The effects of heat on wax are different than the effects that it has on rubber. Sure, rubber can soften with the heat. But it won’t melt like a wax ring will. Another part of the dilemma with using wax is that once heat has done a number on a wax toilet ring, the replacement is going to get messy.
Remember, it’s wax. Think of a candle that’s been lit for some time, the wax turns to a liquid and then rehardens once the heat stops. You can have a similar effect with a wax ring and it can end up being a messier replacement.
Using rubber can eliminate the mess and create a much easier toilet seal replacement by simply popping out the old ring and putting the new one in. Below we have outlined the steps to replacing your old toilet seal ring to make life easier.
How to Safely and Easily Replace your RV Toilet Ring
Follow these quick and easy steps to replace your RV’s toilet ring and get yourself back on the road:
- Turn off your water pump and be sure to disconnect any exterior water lines: Before removing your toilet to replace the ring, having the pump off and lines disconnected is essential. Again, we are doing our best to avoid unnecessary messes!
- Turn off the toilet’s water supply and flush excess water: Just like a normal toilet in your home or elsewhere, your RV toilet is going to have a valve on the back that you can tighten to shut off. You may need a wrench to accomplish this, but we’re quite certain you already keep tools in your RV. Right? You will want to flush the toilet to get out any excess water that may be present, but also use a disposable rag to wipe the bowl dry and prevent any drips in places that you do not want them.
- Remove the waste water holding tank: This one is not completely necessary, but it is a good idea to help make the job easier. If you drop a tool down the toilet, guess where you have to fish it out from?
- Remove your toilet bolts, lift the toilet and set it aside: Most RV toilets are going to have two bolts like a normal toilet, but some larger RV toilet will have three. Just be sure to remove them and put them in a safe place before you continue the task. Lift up your toilet from its resting place and set it aside.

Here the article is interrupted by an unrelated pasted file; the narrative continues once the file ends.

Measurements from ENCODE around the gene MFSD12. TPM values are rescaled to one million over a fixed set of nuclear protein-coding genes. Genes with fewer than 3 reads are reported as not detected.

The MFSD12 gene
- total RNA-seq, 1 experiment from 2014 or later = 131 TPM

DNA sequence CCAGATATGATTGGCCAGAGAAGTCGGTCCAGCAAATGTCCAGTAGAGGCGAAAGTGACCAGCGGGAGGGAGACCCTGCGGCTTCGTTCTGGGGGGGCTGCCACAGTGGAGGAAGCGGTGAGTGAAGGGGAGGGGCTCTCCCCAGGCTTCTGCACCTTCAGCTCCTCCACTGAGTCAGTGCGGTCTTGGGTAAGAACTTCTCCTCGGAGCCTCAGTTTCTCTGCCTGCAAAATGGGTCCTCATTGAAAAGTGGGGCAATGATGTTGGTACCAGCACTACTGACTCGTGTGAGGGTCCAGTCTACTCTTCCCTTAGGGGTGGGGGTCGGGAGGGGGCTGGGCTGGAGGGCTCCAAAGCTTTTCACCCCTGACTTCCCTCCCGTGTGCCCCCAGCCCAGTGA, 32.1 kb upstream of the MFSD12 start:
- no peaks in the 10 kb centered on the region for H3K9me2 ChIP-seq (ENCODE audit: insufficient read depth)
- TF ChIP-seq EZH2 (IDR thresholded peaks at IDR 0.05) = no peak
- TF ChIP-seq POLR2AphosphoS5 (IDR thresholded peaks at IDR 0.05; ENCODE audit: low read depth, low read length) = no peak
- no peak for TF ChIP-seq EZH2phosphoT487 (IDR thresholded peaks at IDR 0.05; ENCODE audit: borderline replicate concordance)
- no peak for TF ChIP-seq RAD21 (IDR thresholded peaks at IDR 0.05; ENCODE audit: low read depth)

- Remove the old seal and clean out your flange: As we’ve mentioned, the old seal could be rubber or wax. Hopefully, it’s rubber; these are usually easier to remove. If, for some reason, the ring is tough to remove, carefully use a flathead screwdriver to ease out the old seal. Carefully and thoroughly clean out the flange where the seal rests. This will create the best possible seal for your new ring.
- Install the new RV toilet seal and reinstall the toilet: You will be placing the new seal into the flange where you removed the old one, but using plumber’s sealant is also a great idea. It will create an even better seal and will help to keep the new ring from coming out when you reinstall the toilet. Be sure that the toilet bolts end up back in their proper holes and slowly lower your toilet back into place, then tighten the bolts until they are snug.
- Connect the lines, pump, and finish up: You can now safely reconnect the water lines and pump. Once they are safely reconnected, you can turn your water supply back on and flush the toilet to ensure you’ve created a proper seal.
With these steps in place, you are going to have an easy time replacing your RV toilet seal. Just know the difference between rubber and wax. You will see from the facts that picking a rubber seal and replacing it properly is going to prevent any potential headaches so you can get back out on the road doing exactly what you love most.
How To Install RV Toilet >> Check out the video below: